From The Road to Tycho, a collection of articles about the antecedents of the Lunarian Revolution, published in Luna City in 2096.
For Dan Halbert, the road to Tycho began in college—when Lissa Lenz asked to borrow his computer. Hers had broken down, and unless she could borrow another, she would fail her midterm project. There was no one she dared ask, except Dan.
This put Dan in a dilemma. He had to help her—but if he lent her his computer, she might read his books. Aside from the fact that you could go to prison for many years for letting someone else read your books, the very idea shocked him at first. Like everyone, he had been taught since elementary school that sharing books was nasty and wrong—something that only pirates would do.
And there wasn’t much chance that the SPA—the Software Protection Authority—would fail to catch him. In his software class, Dan had learned that each book had a copyright monitor that reported when and where it was read, and by whom, to Central Licensing. (They used this information to catch reading pirates, but also to sell personal interest profiles to retailers.) The next time his computer was networked, Central Licensing would find out. He, as computer owner, would receive the harshest punishment—for not taking pains to prevent the crime.
Of course, Lissa did not necessarily intend to read his books. She might want the computer only to write her midterm. But Dan knew she came from a middle-class family and could hardly afford the tuition, let alone her reading fees. Reading his books might be the only way she could graduate. He understood this situation; he himself had had to borrow to pay for all the research papers he read. (Ten percent of those fees went to the researchers who wrote the papers; since Dan aimed for an academic career, he could hope that his own research papers, if frequently referenced, would bring in enough to repay this loan.)
Later on, Dan would learn there was a time when anyone could go to the library and read journal articles, and even books, without having to pay. There were independent scholars who read thousands of pages without government library grants. But in the 1990s, both commercial and nonprofit journal publishers had begun charging fees for access. By 2047, libraries offering free public access to scholarly literature were a dim memory.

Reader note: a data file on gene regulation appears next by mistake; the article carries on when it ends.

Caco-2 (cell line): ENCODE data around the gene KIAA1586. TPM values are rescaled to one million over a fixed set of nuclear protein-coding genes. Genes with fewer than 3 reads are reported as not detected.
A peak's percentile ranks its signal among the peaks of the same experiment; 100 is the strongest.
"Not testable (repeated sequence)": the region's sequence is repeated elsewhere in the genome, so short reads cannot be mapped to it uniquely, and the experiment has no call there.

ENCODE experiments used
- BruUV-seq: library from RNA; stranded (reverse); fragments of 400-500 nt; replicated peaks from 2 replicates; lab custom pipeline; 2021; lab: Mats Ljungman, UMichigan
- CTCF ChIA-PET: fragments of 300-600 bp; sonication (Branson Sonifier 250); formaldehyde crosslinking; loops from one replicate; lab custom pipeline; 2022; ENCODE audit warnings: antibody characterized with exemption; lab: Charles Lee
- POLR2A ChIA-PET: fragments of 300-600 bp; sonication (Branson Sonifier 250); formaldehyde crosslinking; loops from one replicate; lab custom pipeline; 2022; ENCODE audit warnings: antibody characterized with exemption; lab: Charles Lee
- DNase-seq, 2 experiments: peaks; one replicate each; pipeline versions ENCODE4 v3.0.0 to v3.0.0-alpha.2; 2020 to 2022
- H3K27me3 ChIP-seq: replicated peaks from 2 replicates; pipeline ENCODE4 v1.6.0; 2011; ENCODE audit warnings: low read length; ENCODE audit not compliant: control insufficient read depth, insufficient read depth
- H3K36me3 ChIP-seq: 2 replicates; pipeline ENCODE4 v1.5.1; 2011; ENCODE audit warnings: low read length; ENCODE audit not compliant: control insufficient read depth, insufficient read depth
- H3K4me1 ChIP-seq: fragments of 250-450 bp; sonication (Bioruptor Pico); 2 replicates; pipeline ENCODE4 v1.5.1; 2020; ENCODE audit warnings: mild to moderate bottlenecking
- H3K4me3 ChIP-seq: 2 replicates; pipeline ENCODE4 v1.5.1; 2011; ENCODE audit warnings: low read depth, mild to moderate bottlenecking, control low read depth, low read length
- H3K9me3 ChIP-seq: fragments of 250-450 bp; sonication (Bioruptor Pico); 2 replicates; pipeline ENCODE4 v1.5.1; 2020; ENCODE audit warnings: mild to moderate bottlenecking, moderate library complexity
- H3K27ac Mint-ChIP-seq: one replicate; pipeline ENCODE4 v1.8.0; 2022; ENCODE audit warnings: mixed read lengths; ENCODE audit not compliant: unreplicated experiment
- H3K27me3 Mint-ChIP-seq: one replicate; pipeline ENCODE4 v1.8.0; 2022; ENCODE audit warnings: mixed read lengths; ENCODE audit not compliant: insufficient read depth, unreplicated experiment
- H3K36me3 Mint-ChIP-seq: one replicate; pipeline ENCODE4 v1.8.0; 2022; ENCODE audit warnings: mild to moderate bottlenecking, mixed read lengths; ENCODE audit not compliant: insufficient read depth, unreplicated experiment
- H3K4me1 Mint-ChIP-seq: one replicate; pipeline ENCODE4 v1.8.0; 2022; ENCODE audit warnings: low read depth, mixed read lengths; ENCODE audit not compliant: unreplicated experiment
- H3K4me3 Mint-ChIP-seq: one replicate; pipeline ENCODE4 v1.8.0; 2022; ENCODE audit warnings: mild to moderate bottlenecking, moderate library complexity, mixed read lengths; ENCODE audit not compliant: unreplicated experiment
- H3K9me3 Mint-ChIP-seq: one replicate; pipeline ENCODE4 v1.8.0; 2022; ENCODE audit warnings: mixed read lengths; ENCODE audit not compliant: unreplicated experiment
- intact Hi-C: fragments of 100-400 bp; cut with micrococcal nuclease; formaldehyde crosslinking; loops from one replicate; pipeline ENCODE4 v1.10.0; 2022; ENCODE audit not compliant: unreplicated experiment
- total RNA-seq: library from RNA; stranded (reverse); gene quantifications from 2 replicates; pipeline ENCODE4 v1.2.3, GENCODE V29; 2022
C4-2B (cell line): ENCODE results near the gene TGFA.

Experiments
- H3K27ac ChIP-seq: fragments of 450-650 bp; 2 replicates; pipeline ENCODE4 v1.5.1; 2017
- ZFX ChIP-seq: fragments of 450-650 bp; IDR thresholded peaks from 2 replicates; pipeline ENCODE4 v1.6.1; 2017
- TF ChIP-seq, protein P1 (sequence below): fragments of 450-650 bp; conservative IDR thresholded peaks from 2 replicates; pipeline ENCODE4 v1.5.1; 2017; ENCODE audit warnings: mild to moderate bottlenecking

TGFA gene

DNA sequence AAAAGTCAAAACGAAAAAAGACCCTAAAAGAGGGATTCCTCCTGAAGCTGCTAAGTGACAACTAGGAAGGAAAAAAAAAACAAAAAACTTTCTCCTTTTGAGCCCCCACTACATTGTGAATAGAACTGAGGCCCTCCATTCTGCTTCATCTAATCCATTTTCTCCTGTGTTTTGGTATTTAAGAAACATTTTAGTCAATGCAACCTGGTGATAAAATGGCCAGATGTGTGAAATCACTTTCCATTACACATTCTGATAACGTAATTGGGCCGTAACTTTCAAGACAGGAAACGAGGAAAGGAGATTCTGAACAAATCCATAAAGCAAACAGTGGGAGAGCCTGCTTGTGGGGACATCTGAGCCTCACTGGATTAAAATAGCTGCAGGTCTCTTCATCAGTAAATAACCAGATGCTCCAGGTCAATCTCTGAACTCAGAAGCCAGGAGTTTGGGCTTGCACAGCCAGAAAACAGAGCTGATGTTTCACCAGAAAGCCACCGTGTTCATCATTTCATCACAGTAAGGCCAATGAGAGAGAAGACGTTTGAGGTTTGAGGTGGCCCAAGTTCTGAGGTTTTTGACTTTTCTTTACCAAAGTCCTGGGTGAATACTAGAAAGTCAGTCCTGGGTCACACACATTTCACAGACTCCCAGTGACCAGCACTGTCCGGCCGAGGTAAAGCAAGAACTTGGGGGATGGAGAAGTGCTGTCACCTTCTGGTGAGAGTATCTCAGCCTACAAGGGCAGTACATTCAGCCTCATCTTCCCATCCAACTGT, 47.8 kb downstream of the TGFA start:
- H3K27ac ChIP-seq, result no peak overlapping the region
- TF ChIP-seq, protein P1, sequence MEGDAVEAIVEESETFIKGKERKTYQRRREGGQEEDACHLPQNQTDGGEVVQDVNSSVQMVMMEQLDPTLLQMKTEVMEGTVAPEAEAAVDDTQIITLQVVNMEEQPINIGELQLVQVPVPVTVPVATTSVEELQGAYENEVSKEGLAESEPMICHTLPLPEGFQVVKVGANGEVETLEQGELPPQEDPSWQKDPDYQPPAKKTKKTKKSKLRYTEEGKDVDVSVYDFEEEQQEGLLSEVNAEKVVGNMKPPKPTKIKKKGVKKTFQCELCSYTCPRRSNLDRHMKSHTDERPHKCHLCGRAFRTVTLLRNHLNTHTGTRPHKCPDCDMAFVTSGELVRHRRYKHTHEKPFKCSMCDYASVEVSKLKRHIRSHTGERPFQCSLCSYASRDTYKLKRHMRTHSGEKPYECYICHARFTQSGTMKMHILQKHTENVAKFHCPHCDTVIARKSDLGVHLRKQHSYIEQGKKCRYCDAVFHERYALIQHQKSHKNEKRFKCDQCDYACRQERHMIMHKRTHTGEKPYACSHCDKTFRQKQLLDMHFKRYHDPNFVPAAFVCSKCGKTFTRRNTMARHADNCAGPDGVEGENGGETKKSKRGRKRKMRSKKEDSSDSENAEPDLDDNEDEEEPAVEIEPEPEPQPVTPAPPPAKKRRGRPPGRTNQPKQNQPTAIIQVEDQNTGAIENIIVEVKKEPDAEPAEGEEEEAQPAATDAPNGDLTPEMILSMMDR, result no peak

There were ways, of course, to get around the SPA and Central Licensing. They were themselves illegal. Dan had had a classmate in software, Frank Martucci, who had obtained an illicit debugging tool, and used it to skip over the copyright monitor code when reading books. But he had told too many friends about it, and one of them turned him in to the SPA for a reward (students deep in debt were easily tempted into betrayal). In 2047, Frank was in prison, not for pirate reading, but for possessing a debugger.
Dan would later learn that there was a time when anyone could have debugging tools. There were even free debugging tools available on CD or downloadable over the net. But ordinary users started using them to bypass copyright monitors, and eventually a judge ruled that this had become their principal use in actual practice. This meant they were illegal; the debuggers’ developers were sent to prison.
Programmers still needed debugging tools, of course, but debugger vendors in 2047 distributed numbered copies only, and only to officially licensed and bonded programmers. The debugger Dan used in software class was kept behind a special firewall so that it could be used only for class exercises.
It was also possible to bypass the copyright monitors by installing a modified system kernel. Dan would eventually find out about the free kernels, even entire free operating systems, that had existed around the turn of the century. But not only were they illegal, like debuggers—you could not install one if you had one, without knowing your computer’s root password. And neither the FBI nor Microsoft Support would tell you that.
Dan concluded that he couldn’t simply lend Lissa his computer. But he couldn’t refuse to help her, because he loved her. Every chance to speak with her filled him with delight. And that she chose him to ask for help, that could mean she loved him too.